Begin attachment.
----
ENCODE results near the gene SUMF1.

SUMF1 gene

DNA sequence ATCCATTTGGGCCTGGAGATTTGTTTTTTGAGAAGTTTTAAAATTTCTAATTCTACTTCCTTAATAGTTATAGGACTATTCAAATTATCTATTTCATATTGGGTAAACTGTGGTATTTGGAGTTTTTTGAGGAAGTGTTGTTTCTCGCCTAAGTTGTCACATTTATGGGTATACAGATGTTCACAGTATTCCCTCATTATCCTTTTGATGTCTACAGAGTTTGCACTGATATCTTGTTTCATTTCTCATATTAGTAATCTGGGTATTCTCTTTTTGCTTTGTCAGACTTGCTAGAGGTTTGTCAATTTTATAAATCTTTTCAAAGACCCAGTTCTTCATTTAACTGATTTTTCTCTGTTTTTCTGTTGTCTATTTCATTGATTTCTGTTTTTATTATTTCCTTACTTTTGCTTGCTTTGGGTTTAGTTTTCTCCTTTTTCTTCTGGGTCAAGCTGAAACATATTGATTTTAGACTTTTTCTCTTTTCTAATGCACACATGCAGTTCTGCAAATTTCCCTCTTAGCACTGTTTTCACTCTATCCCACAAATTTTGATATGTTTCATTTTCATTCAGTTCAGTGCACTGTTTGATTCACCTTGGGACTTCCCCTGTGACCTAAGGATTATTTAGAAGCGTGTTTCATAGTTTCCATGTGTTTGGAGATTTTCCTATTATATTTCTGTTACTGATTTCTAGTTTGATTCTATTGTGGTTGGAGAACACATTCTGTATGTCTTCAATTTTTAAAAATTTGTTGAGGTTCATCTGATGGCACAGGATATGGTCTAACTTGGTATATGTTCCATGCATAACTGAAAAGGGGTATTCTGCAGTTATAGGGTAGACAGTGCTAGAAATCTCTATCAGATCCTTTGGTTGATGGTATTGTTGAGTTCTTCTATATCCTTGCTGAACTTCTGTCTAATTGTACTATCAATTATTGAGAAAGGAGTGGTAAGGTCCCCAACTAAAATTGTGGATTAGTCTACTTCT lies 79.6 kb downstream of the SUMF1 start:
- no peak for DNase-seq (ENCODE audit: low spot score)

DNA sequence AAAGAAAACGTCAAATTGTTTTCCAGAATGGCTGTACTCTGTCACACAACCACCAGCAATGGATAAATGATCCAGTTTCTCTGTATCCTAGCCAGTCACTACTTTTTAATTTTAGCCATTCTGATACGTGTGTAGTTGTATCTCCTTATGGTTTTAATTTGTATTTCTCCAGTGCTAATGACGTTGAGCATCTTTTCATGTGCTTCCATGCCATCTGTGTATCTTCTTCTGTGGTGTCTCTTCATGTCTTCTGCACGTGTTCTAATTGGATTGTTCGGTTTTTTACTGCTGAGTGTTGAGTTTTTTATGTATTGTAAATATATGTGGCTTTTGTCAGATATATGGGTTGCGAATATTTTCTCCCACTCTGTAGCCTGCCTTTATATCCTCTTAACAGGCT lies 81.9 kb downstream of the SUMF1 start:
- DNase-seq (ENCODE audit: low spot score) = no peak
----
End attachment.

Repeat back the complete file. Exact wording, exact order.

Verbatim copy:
ENCODE results near the gene SUMF1.

SUMF1 gene

DNA sequence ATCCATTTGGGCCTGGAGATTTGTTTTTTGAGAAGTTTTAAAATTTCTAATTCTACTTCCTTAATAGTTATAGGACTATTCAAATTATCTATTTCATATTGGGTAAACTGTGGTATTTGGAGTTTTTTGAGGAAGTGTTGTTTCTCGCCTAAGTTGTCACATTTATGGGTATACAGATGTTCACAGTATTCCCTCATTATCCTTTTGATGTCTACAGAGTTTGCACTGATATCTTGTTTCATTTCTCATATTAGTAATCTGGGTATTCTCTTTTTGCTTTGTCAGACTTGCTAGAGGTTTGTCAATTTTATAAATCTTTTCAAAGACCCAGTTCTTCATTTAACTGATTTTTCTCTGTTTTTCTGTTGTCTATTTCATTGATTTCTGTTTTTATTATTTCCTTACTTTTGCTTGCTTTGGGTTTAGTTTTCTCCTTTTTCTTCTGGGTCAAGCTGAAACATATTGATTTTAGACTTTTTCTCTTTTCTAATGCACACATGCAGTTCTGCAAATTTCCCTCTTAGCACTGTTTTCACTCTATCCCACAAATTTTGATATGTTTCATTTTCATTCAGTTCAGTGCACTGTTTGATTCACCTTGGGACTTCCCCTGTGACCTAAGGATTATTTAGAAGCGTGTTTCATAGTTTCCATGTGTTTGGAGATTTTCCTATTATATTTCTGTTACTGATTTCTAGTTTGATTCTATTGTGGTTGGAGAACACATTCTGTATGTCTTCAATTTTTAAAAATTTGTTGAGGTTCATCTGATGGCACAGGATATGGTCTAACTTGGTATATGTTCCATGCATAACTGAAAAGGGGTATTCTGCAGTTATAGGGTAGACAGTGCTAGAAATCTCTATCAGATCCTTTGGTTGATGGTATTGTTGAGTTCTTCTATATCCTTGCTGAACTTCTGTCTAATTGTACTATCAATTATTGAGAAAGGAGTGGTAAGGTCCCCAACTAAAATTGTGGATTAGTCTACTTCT lies 79.6 kb downstream of the SUMF1 start:
- no peak for DNase-seq (ENCODE audit: low spot score)

DNA sequence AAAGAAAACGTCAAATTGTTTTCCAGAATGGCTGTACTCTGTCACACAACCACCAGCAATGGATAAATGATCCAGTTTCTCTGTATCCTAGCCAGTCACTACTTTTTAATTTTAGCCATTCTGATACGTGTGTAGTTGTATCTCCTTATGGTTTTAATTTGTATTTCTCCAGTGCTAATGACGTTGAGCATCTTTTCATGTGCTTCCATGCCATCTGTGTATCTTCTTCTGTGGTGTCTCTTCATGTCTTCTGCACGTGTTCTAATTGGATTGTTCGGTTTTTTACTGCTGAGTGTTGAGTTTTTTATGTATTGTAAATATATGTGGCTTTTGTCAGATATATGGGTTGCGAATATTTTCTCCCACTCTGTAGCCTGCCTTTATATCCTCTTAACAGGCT lies 81.9 kb downstream of the SUMF1 start:
- DNase-seq (ENCODE audit: low spot score) = no peak